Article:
The study, published in Chemosensory Perception, looked into how anxiety was related to the ability to detect odour. Participants were asked if they could detect a number of smells — both good and bad — in stressed and unstressed states. In all cases, their anxiety was measured using breathing rate, skin electrical conductivity and a survey.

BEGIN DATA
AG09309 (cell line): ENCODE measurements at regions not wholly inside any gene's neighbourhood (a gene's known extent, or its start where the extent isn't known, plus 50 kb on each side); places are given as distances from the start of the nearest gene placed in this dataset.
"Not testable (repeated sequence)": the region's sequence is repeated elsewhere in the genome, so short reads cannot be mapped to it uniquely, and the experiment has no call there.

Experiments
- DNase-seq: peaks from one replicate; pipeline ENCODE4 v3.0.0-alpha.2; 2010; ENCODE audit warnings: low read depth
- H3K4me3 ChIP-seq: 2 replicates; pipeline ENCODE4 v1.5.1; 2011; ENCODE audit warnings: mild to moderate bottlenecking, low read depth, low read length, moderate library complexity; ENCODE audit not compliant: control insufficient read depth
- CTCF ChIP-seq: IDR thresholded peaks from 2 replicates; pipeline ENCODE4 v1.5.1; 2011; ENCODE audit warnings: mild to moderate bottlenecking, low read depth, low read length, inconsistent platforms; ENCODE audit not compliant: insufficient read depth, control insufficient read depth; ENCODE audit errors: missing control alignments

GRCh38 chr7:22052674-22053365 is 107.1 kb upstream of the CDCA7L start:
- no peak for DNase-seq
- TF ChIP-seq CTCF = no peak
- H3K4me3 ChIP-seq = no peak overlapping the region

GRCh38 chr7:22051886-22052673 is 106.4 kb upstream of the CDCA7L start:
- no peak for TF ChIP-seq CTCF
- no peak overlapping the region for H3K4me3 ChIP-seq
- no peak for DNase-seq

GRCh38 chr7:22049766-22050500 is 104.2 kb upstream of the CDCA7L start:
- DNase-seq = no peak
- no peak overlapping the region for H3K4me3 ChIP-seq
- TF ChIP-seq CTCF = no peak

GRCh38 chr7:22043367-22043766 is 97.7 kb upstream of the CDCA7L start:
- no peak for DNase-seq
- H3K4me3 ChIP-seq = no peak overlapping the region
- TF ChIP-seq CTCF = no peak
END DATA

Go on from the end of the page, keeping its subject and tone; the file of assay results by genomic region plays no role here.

The researchers found a strong correlation between anxiety and ability to smell odours — particularly unpleasant ones. They speculate that it’s an evolutionary phenomenon: a heightened sense of smell can help to detect predators or disease-carriers, exactly the times that one may become anxious.
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